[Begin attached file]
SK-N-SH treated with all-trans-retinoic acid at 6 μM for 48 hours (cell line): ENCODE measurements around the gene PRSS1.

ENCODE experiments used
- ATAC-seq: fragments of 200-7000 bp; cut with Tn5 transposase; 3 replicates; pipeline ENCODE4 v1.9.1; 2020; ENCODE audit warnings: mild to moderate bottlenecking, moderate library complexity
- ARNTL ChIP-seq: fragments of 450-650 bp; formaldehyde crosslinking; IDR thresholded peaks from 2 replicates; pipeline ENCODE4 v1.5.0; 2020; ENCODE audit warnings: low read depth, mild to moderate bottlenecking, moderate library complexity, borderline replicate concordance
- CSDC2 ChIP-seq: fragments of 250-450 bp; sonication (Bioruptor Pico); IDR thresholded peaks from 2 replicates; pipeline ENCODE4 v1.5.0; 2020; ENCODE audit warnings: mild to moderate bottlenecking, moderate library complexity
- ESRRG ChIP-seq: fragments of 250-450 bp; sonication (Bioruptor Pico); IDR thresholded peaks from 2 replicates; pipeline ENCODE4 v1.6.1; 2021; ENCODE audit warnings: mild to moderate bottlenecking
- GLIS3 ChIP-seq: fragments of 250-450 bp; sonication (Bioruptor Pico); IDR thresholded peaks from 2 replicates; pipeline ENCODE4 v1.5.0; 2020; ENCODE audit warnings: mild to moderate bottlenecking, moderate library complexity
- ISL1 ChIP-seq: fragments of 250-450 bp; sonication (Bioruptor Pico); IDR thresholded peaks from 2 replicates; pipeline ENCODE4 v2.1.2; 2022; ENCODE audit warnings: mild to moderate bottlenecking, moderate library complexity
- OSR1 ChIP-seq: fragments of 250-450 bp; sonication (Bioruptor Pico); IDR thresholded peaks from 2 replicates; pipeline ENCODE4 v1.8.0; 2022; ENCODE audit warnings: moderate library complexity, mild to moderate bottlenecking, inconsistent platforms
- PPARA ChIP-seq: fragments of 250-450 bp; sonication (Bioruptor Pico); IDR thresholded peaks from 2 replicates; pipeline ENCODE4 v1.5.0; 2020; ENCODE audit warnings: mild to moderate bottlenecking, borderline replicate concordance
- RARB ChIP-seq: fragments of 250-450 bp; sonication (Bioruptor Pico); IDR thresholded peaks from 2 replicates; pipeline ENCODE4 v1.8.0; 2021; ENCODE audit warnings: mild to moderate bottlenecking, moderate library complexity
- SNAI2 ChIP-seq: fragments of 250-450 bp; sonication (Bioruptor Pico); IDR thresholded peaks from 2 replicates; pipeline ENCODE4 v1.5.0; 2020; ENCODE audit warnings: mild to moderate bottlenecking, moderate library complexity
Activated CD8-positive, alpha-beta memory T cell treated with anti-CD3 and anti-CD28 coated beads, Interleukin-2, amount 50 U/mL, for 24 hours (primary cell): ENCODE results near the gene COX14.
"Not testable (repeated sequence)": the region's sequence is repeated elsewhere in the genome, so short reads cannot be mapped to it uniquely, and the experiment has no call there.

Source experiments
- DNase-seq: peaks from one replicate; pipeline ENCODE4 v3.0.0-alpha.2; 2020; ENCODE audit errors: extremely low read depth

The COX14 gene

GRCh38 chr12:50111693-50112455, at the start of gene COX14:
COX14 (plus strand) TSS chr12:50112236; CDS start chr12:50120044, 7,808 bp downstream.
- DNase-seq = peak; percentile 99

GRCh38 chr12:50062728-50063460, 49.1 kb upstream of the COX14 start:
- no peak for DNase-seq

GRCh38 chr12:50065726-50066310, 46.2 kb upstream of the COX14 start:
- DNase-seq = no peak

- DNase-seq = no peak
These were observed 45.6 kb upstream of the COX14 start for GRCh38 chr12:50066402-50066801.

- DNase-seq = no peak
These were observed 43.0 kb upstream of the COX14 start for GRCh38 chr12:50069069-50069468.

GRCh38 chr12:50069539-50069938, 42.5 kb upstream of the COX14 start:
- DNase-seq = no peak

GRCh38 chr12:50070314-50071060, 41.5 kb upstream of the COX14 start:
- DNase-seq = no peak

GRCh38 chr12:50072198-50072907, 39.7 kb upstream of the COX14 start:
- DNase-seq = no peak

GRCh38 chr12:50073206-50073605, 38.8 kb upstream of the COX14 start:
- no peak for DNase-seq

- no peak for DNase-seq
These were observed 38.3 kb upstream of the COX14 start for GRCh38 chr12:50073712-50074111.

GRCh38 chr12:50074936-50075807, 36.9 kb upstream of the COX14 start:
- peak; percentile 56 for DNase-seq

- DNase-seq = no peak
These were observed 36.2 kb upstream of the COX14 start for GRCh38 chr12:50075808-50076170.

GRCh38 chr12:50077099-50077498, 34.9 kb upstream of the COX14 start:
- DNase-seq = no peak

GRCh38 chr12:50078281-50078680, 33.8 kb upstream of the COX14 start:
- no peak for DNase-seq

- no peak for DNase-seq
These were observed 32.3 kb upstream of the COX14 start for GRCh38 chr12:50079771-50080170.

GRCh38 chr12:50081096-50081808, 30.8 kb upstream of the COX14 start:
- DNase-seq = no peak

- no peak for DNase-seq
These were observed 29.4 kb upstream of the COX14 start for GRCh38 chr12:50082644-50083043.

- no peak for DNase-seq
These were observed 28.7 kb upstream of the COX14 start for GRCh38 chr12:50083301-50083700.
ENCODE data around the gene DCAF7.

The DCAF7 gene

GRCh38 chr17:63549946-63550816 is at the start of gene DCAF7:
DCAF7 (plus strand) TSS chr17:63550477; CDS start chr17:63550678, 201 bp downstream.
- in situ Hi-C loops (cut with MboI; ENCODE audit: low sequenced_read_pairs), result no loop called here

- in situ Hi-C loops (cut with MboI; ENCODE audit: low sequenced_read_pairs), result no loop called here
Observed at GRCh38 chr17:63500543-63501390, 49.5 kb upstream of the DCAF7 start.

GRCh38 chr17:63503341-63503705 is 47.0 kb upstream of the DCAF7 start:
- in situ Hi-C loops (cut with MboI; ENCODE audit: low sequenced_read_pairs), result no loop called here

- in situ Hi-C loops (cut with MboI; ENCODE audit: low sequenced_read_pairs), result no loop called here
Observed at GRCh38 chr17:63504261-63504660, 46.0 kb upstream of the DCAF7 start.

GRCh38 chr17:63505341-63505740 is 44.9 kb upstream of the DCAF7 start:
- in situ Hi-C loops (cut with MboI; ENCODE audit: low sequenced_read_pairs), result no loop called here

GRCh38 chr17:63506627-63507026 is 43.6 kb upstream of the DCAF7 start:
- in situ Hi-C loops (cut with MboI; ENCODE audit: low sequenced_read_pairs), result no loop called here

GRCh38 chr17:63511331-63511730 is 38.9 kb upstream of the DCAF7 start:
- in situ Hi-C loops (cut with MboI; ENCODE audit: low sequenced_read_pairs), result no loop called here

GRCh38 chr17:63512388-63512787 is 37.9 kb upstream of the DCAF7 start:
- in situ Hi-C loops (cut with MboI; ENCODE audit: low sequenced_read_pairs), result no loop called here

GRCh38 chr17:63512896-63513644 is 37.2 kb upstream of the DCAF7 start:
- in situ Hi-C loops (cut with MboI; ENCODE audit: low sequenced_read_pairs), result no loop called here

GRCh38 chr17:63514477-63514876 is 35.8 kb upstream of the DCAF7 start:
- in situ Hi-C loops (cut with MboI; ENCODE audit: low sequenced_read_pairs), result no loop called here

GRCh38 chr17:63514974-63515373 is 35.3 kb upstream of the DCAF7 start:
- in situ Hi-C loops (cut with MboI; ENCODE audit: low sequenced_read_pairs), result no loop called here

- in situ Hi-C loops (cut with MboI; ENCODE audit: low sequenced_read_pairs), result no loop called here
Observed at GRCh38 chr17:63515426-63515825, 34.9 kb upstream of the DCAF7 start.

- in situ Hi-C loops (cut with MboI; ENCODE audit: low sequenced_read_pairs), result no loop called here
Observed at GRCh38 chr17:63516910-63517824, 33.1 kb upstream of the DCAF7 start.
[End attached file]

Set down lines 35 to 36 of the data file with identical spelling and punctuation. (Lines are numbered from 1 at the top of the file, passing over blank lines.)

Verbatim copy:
GRCh38 chr12:50073206-50073605, 38.8 kb upstream of the COX14 start:
- no peak for DNase-seq